Michaela Hutchings, a 23-year-old mother from Lichfield in Staffordshire, was accidentally credited with just over £52,000 by her local council. Rather than coming clean about the mistake, she decided to go on a shopping spree - and spent £9,000 in one trip to Birmingham's Bullring shopping centre.
She's far from the first person to do this - but the consequences are dire.
The council had meant to pay a local housing association, but had put the money into Hutchings' account instead.
SpreeAccording to the Lichfield Mercury, Hutchings and her then-boyfriend travelled to Birmingham, where they blew the obscene sum on designer clothes and sunglasses. She also gave her mum £1,000, and transferred £40,000 into an investment account.
The Daily Mail reported that she was found guilty of dishonesty and retaining a wrongly credited bank transfer at Stafford Crown Court this week. The court recorder said she had been influenced by the man she was dating at the time and spared her jail - sentencing her to a 12 month community order and 150 hours of unpaid work instead. She will face a separate investigation into the £40,000 she invested - under the Proceeds of Crime Act - to ensure all the money is recovered.
ConsequencesIt highlights the importance of reporting money that erroneously is credited to your account. In the UK you have a legal duty to report it, and keep your hands off it, or you can be prosecuted for retaining wrongful credit. You may be able to get away with it if you can show there was good reason to expect that the cash was yours. However, this is incredibly difficult to prove, and a highly risky strategy.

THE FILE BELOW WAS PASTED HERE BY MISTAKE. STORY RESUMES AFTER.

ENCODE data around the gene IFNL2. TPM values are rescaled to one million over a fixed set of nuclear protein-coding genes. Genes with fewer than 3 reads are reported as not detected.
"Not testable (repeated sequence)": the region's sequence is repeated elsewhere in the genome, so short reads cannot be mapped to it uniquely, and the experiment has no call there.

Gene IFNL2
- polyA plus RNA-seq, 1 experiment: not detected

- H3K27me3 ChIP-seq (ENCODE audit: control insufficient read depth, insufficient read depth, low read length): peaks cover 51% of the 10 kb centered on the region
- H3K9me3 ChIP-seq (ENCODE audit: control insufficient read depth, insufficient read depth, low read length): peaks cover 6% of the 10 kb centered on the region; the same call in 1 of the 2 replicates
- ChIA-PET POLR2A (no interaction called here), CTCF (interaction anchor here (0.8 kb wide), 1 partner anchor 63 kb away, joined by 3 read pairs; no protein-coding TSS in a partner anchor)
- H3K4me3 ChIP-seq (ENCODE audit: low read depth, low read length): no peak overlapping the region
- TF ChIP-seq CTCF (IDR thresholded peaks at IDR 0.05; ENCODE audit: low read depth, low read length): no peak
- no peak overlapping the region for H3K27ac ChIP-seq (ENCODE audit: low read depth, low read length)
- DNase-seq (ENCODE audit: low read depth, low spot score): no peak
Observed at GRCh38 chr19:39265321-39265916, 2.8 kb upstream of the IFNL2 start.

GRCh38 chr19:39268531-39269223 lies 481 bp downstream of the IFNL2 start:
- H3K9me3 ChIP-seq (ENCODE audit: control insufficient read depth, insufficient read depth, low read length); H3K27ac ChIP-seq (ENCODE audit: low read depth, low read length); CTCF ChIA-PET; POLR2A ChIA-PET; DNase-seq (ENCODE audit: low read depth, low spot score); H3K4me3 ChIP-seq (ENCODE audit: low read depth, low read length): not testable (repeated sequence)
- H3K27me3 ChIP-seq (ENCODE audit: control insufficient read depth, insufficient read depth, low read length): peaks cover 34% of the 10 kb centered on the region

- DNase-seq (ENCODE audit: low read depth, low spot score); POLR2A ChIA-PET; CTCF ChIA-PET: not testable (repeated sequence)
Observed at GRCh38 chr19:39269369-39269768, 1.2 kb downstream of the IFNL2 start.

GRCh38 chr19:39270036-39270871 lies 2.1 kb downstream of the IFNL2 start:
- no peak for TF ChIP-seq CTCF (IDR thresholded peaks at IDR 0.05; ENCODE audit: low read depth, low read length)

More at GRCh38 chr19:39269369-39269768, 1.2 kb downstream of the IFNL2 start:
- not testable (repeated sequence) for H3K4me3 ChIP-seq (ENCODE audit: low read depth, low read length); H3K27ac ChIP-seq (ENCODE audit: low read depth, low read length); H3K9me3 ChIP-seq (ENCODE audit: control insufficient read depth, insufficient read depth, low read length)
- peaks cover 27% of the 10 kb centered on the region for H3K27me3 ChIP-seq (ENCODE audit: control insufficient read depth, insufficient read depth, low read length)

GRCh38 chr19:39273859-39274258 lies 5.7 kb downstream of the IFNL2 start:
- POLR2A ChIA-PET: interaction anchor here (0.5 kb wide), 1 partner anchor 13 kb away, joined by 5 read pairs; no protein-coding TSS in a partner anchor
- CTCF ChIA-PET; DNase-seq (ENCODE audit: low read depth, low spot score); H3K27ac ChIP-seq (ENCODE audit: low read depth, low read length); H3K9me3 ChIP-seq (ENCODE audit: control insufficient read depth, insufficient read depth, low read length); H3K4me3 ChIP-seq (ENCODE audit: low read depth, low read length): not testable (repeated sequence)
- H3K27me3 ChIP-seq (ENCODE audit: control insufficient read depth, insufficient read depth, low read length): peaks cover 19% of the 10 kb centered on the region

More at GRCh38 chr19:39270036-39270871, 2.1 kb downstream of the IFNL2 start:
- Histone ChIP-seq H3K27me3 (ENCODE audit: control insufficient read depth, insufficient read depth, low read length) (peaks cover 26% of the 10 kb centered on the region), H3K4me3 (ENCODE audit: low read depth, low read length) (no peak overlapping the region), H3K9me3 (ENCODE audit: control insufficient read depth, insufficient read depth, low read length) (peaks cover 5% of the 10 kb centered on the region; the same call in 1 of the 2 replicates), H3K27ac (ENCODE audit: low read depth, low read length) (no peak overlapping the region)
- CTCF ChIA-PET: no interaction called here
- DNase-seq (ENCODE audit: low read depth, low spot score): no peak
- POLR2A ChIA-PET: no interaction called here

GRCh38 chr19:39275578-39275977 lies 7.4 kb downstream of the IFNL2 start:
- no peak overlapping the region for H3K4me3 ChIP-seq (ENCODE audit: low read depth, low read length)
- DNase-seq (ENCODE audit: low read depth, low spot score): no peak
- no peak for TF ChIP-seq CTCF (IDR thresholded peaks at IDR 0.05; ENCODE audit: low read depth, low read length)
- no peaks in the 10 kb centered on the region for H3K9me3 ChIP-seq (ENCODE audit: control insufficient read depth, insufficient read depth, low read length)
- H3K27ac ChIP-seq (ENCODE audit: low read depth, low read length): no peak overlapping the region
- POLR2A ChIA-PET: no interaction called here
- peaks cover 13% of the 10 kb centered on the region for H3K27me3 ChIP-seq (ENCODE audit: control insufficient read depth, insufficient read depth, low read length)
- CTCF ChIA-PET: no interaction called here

She's not the first to have succumbed to temptation. In 2007 a Blackburn mum was wrongly credited with £135,000 and went on a 15-day shopping spree with her family. She spent £300 on trainers, £3,000 on shopping and £7,000 booking a holiday to Florida. The 20-year-old was sent to youth custody for a year, her 25-year-old sister (who spent £18,000) was jailed for ten months, her husband and her brother in law (who had received £40,000 each) were jailed for a year.
In 2012 a New Zealand petrol-station owner was sentenced to four years and seven months in prison. He had accidentally been given a £4.65 million overdraft, and he and his girlfriend withdrew half of the money and went on the run in Hong Kong. He was extradited from Hong Kong and she was arrested after returning to New Zealand.
That same year a man in Detroit discovered he could make unlimited overdraft withdrawals from cashpoints. He withdrew $1.5 million and lost it all gambling. He was sentenced to 15 months in prison and ordered to repay the money.
And just last week a Georgia teen was accidentally credited with $31,000 and had spent $25,000 of it before the bank noticed their mistake. He was told to return the money or face prosecution.